Cyprus Mail

Chief detective sheds more light on ‘Dromolaxia’ scandal

The Dromolaxia property was sold to the Cyta pension fund at a very high price

By Angelos Anastasiou

THE trial of a suspicious land deal, purchased illegally from its Turkish Cypriot owner by the CyTA employees’ pension fund, continued yesterday with the cross-examination of police chief inspector Charalampos Mavrommatis, who led police investigations on the notorious ‘Dromolaxia’ case.

Businessman Nikos Lillis and his company, Wadnic, are key players in the case concerning the financing of a multi-million development project – the Aero Centre – in Dromolaxia from the CyTA pension fund, where hundreds of thousands of euros in kickbacks allegedly greased political wheels to make the deal happen.

The land was sold to Wadnic Trading, which managed to upgrade the coefficients, built on it and sold it on to the CyTA pension fund for some €20m – several times its going market price.

According to Lillis’ testimony, trade union rep Orestis Vasiliou had blackmailed Lillis into paying him €250,000 to refrain from inciting opposition to the investment by CyTA employees, a charge Vasiliou denies.

Michalis Pikis, Vasiliou’s defence attorney, questioned Mavrommatis on the arrest warrant issued against his client on September 23, 2013, while Vasiliou was in Athens.

Mavrommatis testified that “when the warrant for the arrest of Vasiliou was issued, he had already escaped abroad. Later, when questioned why he had travelled to Athens, he offered no explanation and exercised his constitutional right to remain silent.”

“This suggests that he left the country because he was somehow connected to the case,” Mavrommatis said, and explained that during that time there had been many leaks to the media related to the case, especially that following the arrest of Nikos Lillis “more arrests were imminent,” which may have led Vasiliou to suspect that he might be arrested.

Pikis also questioned Mavrommatis about the night of September 24, when Vasiliou’s then-attorney Harris Kyriakides contacted the police to inform them that his client was in Athens and gave his departure time and flight number. The witness said that from investigations up to that point, police had already been aware of Vasiliou’s departure time.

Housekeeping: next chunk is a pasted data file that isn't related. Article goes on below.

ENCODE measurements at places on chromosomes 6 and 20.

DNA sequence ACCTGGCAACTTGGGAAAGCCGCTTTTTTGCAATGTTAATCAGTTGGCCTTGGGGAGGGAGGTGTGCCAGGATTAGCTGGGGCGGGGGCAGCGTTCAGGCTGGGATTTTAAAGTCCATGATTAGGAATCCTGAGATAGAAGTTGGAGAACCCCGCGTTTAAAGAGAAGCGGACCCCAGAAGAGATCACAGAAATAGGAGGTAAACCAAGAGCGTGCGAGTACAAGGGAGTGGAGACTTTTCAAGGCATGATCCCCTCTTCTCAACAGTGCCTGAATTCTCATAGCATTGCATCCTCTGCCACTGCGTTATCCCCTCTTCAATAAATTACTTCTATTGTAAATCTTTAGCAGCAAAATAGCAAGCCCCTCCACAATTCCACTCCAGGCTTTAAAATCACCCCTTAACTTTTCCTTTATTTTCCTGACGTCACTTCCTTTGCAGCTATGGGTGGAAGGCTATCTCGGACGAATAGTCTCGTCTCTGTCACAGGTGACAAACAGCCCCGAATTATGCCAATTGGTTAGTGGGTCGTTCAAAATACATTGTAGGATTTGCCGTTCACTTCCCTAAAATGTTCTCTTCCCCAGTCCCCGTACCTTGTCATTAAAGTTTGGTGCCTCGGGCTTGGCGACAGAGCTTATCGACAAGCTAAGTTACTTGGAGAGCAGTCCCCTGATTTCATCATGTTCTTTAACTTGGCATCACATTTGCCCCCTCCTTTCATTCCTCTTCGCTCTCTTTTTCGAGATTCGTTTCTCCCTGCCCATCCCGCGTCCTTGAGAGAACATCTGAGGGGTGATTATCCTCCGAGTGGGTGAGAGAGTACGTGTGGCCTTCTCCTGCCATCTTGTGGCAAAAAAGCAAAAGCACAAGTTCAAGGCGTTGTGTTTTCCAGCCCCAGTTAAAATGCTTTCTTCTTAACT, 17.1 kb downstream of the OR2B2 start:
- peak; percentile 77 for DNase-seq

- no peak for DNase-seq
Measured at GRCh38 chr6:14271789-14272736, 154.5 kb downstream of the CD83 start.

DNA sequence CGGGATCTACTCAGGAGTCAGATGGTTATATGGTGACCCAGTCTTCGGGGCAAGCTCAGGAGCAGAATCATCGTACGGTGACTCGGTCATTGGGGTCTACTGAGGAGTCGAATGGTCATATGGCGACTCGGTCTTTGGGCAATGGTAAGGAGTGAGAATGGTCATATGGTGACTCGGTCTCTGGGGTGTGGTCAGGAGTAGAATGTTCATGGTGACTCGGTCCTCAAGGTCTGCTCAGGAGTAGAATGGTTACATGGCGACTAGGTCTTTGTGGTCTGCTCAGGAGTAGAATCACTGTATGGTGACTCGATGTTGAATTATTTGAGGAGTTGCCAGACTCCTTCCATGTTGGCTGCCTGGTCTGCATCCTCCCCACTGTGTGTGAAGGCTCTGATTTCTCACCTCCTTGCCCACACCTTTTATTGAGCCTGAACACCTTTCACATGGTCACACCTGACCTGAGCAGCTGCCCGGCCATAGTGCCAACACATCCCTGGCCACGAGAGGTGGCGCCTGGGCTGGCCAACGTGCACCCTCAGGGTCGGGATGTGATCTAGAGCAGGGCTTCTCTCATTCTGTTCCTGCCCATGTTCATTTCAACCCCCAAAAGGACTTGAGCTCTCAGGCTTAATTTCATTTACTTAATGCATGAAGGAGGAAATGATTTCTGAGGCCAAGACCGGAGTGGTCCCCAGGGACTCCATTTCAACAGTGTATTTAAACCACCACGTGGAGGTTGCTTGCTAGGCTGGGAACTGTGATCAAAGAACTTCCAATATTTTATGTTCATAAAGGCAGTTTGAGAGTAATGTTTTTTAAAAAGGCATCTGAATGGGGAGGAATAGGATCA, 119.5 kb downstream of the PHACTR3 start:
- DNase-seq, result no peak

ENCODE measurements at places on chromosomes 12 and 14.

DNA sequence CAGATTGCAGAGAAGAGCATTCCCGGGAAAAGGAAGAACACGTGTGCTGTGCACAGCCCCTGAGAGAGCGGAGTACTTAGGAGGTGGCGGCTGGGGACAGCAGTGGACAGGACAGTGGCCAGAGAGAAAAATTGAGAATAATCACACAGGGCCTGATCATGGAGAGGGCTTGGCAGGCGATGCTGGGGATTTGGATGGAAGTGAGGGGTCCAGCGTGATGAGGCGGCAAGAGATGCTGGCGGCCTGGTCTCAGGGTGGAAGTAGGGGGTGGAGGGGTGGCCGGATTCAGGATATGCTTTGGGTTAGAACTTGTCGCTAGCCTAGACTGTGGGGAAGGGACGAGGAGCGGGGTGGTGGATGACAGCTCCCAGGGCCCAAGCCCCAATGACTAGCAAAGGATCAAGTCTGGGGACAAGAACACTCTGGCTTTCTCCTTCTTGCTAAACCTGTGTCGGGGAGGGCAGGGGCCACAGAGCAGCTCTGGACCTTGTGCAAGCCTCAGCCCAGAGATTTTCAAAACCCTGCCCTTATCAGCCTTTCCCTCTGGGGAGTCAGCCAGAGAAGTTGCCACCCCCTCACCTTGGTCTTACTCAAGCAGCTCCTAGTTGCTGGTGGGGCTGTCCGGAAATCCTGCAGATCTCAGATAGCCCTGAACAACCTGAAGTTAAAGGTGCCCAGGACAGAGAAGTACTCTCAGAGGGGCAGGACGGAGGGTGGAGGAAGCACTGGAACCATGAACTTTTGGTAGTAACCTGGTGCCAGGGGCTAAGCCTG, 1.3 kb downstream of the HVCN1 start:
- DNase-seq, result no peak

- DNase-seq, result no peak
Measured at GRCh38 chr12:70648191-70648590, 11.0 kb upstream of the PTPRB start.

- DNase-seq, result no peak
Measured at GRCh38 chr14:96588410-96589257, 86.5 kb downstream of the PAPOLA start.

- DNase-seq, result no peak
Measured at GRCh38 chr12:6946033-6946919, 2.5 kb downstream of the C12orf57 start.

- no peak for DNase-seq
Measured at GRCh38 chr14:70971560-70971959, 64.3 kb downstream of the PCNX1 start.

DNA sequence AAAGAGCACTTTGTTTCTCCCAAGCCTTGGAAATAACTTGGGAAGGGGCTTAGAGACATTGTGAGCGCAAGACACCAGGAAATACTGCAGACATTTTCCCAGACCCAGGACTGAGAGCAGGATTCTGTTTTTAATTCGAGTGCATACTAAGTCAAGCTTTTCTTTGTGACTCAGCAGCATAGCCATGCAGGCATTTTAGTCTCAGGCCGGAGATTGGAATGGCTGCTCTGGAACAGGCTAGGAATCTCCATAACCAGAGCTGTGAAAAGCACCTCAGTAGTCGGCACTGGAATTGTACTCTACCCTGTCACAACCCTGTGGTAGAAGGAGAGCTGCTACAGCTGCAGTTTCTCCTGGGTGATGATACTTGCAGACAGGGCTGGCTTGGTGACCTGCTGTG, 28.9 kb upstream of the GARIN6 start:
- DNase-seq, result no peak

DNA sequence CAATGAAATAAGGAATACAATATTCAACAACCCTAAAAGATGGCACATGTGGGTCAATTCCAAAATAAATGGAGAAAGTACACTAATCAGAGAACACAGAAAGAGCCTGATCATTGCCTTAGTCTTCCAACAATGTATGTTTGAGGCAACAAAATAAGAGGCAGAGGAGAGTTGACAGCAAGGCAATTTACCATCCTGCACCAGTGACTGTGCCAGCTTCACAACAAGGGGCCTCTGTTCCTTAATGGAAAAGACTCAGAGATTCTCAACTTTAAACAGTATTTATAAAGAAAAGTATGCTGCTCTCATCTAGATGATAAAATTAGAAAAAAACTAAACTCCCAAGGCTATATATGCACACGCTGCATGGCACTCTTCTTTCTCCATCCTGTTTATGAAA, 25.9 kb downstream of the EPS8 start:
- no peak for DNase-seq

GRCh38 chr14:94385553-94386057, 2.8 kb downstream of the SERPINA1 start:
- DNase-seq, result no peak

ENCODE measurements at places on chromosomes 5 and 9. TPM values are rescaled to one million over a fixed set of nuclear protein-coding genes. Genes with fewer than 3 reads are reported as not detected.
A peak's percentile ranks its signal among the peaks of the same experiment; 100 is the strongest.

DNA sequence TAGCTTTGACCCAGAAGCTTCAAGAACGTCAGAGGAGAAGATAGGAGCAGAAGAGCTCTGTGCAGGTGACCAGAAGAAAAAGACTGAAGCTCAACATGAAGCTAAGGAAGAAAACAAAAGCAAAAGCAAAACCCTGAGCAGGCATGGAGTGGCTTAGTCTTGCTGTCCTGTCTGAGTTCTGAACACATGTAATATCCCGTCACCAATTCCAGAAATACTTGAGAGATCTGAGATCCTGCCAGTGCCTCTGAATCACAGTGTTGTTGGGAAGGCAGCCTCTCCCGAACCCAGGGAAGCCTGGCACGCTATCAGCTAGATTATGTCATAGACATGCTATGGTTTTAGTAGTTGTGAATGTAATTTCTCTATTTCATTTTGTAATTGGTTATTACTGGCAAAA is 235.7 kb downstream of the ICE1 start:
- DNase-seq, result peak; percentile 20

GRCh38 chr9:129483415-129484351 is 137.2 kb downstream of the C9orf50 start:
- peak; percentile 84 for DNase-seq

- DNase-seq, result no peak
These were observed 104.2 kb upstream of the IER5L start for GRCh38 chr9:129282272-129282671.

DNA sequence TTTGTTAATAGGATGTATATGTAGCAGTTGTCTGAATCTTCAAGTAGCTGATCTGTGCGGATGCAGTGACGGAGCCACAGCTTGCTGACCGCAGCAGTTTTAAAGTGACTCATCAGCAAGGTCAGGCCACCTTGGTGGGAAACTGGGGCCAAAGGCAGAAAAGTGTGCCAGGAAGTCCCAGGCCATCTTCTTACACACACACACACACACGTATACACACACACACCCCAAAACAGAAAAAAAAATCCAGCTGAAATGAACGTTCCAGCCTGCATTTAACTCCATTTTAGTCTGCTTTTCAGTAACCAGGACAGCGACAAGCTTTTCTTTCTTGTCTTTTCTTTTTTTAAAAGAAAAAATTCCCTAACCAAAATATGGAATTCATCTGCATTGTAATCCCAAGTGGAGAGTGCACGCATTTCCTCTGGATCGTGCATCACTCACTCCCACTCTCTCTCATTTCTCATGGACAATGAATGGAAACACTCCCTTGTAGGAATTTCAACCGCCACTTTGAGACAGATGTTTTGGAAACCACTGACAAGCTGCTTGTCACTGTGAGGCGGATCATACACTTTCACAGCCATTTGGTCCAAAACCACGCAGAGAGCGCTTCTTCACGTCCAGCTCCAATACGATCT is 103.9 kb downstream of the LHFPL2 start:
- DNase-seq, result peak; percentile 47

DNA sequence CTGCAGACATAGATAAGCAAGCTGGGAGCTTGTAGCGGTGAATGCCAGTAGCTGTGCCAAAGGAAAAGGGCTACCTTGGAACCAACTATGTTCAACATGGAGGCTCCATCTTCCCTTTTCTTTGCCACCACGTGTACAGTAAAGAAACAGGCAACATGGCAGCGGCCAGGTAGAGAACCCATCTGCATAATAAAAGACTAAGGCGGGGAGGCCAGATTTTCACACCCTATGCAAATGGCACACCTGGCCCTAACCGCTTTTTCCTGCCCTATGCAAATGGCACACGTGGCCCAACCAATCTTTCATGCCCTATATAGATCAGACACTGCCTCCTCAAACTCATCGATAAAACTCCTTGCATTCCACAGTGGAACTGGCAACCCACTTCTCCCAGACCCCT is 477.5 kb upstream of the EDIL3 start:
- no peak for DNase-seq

But Pikis argued that when Vasiliou returned to Cyprus on September 26, the police officers on duty at passport control did not notice that his name was on the ‘stop list’ and were about to let him through, until Vasiliou told them about an arrest warrant against him and of his wish to turn himself in. Mavrommatis said that, according to what he had been told by on-duty officers, they spotted Vasiliou’s name on the stop-list when he returned to Cyprus and arrested him.

Pikis then linked the case to another case involving Nikos Lillis and two intelligence service agents – Kostas Miamiliotis and Eleftherios Mouskos. Despite confessing to multiple crimes, the Attorney General’s office decided to forego prosecuting Lillis for either case, while the two agents’ case was demoted for trial from the Assize Court to the District Court, which automatically means a lighter sentence in case of conviction. The witness said he had prepared a report to the Law Service suggesting all three had been suspected of bribery, conspiracy and other serious offences. Mavrommatis added that Lillis had confessed to committing multiple crimes and that as the head of the investigations team he did not suggest Lillis’ prosecution.

“My view was that Nikos Lillis should be a prosecution witness in all cases, and it goes without saying he would not be prosecuted for the crimes he confessed to,” said Mavrommatis, adding that the decision to make Lillis a prosecution witness was made by the Law Service.

“I put it to you that the reason the police did not suggest Lillis’ prosecution was because a backroom deal had been made,” Pikis said. “In return for not prosecuting him, the case involving the two intelligence agents would be tried by a district court, instead of an assize court.”

Mavrommatis dismissed the defence’s claim, adding that “there has been no deal between the police and Nikos Lillis.”

“This was a case of give-and-take,” Pikis insisted.

“There was no give-and-take,” Mavrommatis repeated. “Lillis told me he would provide the police with evidence on the case and he did just that.”

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